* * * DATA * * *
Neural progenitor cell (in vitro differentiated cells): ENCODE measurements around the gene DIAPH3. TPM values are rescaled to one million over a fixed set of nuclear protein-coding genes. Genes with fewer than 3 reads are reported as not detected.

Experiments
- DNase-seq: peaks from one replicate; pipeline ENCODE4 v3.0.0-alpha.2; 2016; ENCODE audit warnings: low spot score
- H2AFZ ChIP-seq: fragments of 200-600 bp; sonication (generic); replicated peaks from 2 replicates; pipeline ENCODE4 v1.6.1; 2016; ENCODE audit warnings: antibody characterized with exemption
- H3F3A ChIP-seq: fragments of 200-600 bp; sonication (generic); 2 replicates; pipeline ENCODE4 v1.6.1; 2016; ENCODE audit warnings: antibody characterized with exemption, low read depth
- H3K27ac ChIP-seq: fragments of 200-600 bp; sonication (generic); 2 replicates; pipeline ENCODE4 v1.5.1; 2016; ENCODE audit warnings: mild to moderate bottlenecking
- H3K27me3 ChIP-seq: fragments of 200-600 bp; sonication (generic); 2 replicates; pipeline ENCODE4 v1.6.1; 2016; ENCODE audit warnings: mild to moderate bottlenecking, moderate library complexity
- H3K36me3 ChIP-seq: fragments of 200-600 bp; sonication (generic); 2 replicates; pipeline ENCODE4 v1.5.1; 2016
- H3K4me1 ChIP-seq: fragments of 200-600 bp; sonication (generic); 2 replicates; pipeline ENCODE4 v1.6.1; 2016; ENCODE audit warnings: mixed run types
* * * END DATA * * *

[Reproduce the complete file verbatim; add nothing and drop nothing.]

Neural progenitor cell (in vitro differentiated cells): ENCODE measurements around the gene DIAPH3. TPM values are rescaled to one million over a fixed set of nuclear protein-coding genes. Genes with fewer than 3 reads are reported as not detected.

Experiments
- DNase-seq: peaks from one replicate; pipeline ENCODE4 v3.0.0-alpha.2; 2016; ENCODE audit warnings: low spot score
- H2AFZ ChIP-seq: fragments of 200-600 bp; sonication (generic); replicated peaks from 2 replicates; pipeline ENCODE4 v1.6.1; 2016; ENCODE audit warnings: antibody characterized with exemption
- H3F3A ChIP-seq: fragments of 200-600 bp; sonication (generic); 2 replicates; pipeline ENCODE4 v1.6.1; 2016; ENCODE audit warnings: antibody characterized with exemption, low read depth
- H3K27ac ChIP-seq: fragments of 200-600 bp; sonication (generic); 2 replicates; pipeline ENCODE4 v1.5.1; 2016; ENCODE audit warnings: mild to moderate bottlenecking
- H3K27me3 ChIP-seq: fragments of 200-600 bp; sonication (generic); 2 replicates; pipeline ENCODE4 v1.6.1; 2016; ENCODE audit warnings: mild to moderate bottlenecking, moderate library complexity
- H3K36me3 ChIP-seq: fragments of 200-600 bp; sonication (generic); 2 replicates; pipeline ENCODE4 v1.5.1; 2016
- H3K4me1 ChIP-seq: fragments of 200-600 bp; sonication (generic); 2 replicates; pipeline ENCODE4 v1.6.1; 2016; ENCODE audit warnings: mixed run types